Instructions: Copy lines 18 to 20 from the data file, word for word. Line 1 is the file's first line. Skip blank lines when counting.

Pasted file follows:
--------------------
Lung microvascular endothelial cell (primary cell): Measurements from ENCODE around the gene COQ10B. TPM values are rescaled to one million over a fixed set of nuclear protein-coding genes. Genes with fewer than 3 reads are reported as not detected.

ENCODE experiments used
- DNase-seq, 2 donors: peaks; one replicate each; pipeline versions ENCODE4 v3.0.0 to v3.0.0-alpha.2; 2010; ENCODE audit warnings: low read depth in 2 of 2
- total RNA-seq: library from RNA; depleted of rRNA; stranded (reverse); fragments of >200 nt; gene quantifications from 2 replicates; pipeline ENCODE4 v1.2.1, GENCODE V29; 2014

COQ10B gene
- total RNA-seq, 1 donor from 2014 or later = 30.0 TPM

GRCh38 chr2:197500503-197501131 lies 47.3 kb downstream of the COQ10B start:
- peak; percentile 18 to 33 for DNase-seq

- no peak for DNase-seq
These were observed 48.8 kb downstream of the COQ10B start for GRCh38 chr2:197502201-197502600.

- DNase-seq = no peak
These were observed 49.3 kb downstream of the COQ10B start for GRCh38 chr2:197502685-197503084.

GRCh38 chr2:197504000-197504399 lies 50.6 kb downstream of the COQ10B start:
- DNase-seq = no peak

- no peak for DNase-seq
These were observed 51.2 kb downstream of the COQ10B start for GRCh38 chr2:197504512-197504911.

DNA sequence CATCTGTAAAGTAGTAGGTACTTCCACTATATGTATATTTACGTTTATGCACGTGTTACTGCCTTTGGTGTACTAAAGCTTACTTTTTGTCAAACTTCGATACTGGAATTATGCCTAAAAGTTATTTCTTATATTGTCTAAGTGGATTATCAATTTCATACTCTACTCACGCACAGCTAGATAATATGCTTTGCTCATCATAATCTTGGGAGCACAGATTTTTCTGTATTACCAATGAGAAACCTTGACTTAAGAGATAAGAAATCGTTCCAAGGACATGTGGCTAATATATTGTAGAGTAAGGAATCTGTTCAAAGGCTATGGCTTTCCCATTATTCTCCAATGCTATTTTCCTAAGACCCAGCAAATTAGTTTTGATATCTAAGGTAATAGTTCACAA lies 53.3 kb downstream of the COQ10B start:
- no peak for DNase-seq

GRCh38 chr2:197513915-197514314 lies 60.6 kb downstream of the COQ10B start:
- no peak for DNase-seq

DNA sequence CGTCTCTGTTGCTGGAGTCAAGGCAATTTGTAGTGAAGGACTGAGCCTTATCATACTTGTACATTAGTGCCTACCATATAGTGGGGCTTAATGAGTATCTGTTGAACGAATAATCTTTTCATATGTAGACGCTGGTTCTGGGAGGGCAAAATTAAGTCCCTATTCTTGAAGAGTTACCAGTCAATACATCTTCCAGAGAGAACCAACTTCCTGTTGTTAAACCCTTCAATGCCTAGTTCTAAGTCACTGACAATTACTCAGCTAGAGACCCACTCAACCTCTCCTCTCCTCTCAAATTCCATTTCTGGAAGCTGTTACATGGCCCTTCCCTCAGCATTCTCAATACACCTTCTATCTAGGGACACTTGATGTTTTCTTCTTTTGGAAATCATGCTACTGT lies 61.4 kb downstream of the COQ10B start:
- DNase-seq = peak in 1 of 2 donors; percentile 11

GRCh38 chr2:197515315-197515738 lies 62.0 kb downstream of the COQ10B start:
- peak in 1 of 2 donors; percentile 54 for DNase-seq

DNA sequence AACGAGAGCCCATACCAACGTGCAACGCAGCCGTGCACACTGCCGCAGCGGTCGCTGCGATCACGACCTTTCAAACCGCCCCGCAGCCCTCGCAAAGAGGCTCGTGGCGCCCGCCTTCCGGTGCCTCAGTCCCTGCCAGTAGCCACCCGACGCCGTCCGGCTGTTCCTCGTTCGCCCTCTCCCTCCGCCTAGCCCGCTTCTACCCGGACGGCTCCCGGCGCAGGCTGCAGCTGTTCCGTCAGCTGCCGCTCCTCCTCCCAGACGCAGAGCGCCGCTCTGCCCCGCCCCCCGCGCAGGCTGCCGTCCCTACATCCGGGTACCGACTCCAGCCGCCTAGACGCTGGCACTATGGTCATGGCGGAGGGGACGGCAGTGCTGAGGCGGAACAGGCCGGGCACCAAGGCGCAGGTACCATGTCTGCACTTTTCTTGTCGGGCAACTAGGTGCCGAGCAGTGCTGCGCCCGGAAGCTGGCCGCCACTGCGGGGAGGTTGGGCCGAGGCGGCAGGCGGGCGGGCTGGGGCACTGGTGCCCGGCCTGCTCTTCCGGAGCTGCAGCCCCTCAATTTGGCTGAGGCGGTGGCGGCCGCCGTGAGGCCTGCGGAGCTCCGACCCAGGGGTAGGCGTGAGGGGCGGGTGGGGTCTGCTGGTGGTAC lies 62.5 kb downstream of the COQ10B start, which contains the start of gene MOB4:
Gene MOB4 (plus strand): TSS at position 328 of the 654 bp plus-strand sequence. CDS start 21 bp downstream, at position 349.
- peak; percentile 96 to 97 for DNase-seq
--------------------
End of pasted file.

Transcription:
- no peak for DNase-seq

GRCh38 chr2:197513915-197514314 lies 60.6 kb downstream of the COQ10B start:
- no peak for DNase-seq